http://home.comcast.net/~flint350/WindsweptSteve.jpg

This last one was a direct steal from one of Frank's setups (sorry Frank, but I only steal from the best). Lighting almost equivalent angles to camera (almost glamour style) with low camera angle and subtle hair light camer left and high, again with honeycomb to avoid spill and reflections. (There are catchlights in her eyes, but hard to see at this size).

http://home.comcast.net/~flint350/BlackReflectSteve.jpg



choeschen Sep 29, 2004 12:42 PM

Kalypso wrote:
Quote:

You should set your white balance using something that's a solid white in the light you are going to be shooting in. However, as Frank said, halogen lamps are tungsten & setting your camera to the tungsten white balance should fix the yellow cast.



I perfer to shoot RAW and white balance post production, however if you do want to have the camera white balance or if you are shooting film you don't have to white balance with white. You can use a gray card or even a warm card. A gray card is just as it sounds, a 50% gray card. Warm cards produce better skin tones than using just plain white. Check out this site for more information.

http://www.studio1productions.com/warm_cards.htm




I would like to setup a studio but have no idea what to get. Currently I don't have any studio equipment except for a camera. If you had a limited budget what would be the first thing you would purchase?

gibsonpd3620 Sep 30, 2004 4:55 PM

All the photos were super but I love that last one with reflection off the glass. Great imagination.

Phil

randy o Oct 1, 2004 9:48 AM

What is the model laying on, I really like the reflection it gives.



Randy O

flint350 Oct 1, 2004 2:52 PM

As I indicated in the post - I stole that idea from Frank! (credit where credit is due). It's Lexan clear plexiglass over black seamless. I could only find sheets locally in 3 X 6 (wanted 4X8 - so I went with two and merely PS'd the seam out (she's lying over it for the most part to cover it up). Glad you like it (thx. Frank).

Frank Doorhof Oct 2, 2004 1:58 AM

Hi,
I also have to take the seam out :D.

Oct 2, 2004 12:35 PM

In the interest of simplicity:
http://images.snapfish.com/343725952...43685%3Bot1lsi
One halogen lamp bounced off a white wall to her immediate right. Another halogen lamp 8ft directly in front aimed slightly toward the ceiling (so aprox. 25% of the direct light was hitting her face).

Bache Oct 2, 2004 1:37 PM

Amazing photos Kalypso! RESPECT!

RyanH Oct 2, 2004 1:43 PM

I think this thread is very helpful. We should talk to Steve about setting up a section for model photography & lighting examples.

flint350 Oct 2, 2004 3:06 PM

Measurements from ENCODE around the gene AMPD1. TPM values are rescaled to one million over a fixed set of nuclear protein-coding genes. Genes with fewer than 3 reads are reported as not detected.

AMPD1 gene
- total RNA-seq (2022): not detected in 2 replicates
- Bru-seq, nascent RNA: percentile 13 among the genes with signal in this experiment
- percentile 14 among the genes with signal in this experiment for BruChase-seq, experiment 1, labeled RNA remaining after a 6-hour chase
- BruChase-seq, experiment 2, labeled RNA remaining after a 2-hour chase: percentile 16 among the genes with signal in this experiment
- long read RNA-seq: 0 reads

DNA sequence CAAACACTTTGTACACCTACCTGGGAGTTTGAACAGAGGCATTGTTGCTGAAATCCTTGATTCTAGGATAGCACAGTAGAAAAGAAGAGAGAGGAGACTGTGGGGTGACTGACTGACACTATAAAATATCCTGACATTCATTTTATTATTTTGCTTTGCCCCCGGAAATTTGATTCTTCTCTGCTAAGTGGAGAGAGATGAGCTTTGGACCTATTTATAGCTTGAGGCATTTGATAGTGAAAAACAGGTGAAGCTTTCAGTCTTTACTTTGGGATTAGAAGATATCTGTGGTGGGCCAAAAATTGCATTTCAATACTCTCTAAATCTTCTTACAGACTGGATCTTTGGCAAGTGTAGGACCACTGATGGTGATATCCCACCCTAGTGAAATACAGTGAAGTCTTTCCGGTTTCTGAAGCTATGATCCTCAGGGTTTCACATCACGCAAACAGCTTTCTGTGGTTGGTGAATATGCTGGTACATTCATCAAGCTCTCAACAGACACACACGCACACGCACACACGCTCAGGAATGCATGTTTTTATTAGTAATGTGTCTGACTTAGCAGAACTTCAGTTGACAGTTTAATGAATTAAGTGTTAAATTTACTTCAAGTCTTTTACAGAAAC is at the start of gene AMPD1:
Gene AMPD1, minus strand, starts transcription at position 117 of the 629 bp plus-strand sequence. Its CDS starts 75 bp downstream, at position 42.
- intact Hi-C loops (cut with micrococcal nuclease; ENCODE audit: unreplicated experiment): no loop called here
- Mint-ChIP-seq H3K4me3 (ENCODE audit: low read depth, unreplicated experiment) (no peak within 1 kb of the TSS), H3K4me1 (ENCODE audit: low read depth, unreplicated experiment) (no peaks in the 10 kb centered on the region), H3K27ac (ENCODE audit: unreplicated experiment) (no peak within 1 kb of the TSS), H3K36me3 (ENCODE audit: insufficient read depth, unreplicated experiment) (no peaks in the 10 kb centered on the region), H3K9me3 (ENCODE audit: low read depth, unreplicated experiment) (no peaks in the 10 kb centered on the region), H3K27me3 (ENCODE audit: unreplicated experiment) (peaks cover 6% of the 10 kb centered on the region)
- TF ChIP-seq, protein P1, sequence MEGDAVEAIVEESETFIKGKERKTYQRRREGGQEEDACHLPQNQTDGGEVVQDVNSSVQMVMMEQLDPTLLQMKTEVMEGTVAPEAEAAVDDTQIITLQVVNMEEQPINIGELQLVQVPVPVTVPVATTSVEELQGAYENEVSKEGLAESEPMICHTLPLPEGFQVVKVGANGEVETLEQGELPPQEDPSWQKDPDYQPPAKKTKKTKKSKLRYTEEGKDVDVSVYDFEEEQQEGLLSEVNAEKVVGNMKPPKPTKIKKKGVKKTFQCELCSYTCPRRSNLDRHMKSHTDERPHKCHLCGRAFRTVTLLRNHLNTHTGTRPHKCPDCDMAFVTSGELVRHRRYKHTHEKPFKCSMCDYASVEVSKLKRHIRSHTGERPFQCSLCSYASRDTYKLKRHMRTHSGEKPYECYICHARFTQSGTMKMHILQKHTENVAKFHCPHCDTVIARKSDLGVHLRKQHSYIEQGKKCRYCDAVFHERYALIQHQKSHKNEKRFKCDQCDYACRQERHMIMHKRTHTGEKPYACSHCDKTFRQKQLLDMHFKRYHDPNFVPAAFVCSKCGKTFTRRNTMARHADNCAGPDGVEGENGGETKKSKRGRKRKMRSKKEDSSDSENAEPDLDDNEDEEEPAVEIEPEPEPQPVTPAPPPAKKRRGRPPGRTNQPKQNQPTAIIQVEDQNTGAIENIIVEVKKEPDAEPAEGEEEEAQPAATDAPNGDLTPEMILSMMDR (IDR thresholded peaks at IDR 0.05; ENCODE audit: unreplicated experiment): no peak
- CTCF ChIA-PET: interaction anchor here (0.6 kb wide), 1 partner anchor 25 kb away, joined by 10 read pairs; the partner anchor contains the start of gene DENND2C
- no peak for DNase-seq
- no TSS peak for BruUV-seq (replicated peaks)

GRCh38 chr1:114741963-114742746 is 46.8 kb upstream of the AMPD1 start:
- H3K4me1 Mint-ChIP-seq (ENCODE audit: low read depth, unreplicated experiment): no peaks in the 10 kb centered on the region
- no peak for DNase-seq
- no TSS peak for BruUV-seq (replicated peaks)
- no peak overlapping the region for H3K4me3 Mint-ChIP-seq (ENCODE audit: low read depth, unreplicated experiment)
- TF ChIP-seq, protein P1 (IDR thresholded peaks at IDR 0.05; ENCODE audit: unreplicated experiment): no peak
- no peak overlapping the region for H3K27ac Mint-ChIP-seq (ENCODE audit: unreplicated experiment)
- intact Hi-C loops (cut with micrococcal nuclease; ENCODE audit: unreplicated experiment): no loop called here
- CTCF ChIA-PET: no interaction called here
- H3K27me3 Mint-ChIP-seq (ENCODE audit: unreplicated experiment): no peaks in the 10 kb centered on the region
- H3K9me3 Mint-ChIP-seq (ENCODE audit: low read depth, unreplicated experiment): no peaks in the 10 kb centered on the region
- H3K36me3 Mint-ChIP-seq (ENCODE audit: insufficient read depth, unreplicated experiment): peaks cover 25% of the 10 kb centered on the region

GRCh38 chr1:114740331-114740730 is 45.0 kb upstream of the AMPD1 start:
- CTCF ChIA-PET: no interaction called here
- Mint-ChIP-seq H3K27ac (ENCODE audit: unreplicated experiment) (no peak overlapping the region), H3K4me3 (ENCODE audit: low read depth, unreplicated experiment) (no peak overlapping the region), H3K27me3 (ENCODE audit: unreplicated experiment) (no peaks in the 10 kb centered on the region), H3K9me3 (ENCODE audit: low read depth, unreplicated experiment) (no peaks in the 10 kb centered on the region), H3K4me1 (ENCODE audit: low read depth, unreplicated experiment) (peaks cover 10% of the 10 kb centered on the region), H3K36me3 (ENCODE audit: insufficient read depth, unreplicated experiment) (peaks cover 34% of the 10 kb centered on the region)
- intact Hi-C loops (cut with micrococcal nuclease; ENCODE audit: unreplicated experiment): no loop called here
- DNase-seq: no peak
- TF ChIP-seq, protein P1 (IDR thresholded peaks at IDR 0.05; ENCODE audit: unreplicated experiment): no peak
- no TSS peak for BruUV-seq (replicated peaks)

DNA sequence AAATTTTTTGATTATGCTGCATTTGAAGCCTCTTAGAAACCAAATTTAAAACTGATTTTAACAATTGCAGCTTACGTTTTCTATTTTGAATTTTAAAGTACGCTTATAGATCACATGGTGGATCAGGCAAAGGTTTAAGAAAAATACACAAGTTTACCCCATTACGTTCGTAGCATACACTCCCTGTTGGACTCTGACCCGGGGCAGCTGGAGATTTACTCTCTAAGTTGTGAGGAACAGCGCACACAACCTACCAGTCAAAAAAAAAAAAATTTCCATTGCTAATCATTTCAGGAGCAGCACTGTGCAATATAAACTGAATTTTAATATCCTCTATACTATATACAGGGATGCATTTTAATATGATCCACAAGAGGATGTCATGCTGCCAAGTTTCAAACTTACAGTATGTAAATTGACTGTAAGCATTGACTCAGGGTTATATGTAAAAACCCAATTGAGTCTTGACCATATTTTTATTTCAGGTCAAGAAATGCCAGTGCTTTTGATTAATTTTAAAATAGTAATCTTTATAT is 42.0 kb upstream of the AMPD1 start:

While not a bad idea in my mind, there is already a good deal of this info here, if more spread out. In the "Flash-Studio" forum, there is much about the lighting aspect. In the "People Forum" there is much about both. Also, Kalypso has a sticky post indicating an upcoming 'tutorial' section on lighting. Possibly the subject is being covered in too many diverse areas for now, but a lot of info is already here. What you seek could probably be incorporated into the existing "Flash Studio" forum, possibly with a slightly edited name. This would prevent missing info already posted and too much hunting around the various forums to find it.

Oct 2, 2004 5:37 PM

flint350 wrote:
Quote:

While not a bad idea in my mind, there is already a good deal of this info here, if more spread out. In the "Flash-Studio" forum, there is much about the lighting aspect. In the "People Forum" there is much about both. Also, Kalypso has a sticky post indicating an upcoming 'tutorial' section on lighting. Possibly the subject is being covered in too many diverse areas for now, but a lot of info is already here. What you seek could probably be incorporated into the existing "Flash Studio" forum, possibly with a slightly edited name. This would prevent missing info already posted and too much hunting around the various forums to find it.
Good idea...I'll move this & some of the other studio lighting threads up into the Flash (Studio) section. BTW, my 'tutorial' is actually going to be a FAQ (but maybe a sticky for people to post their lighting setups might be helpful).

Oct 4, 2004 12:34 AM

Even more simple...
http://images.snapfish.com/343725952...52436865ot1lsi
Dimage 7i, 4 second exposure in a totally dark room using a small 2-AAA penlight to "paint" the light on her...

planters49 Oct 4, 2004 10:08 AM

What do you mean by "paint" the light on her?

Oct 4, 2004 11:27 AM

planters49 wrote:
Quote:

What do you mean by "paint" the light on her?
Focus camera & trip the shutter, turn on the flashlight & use it to cover your subject with light using a back & forth waving motion. The subject has to remain totally still & not look like a deer caught in the headlights!

choeschen Oct 4, 2004 11:31 AM

Very interesting technique, did it take you long to learn this to not make them too bright or dark?

Oct 4, 2004 11:53 AM

Actually, I was just trying it out to see if it would work & it worked the first time (lucky me). I've done it since & use the same shutter speed & same flashlight so I haven't really had any problems. I do have a Pelican Super Sabrelight that I'm pretty sure would require a different approach.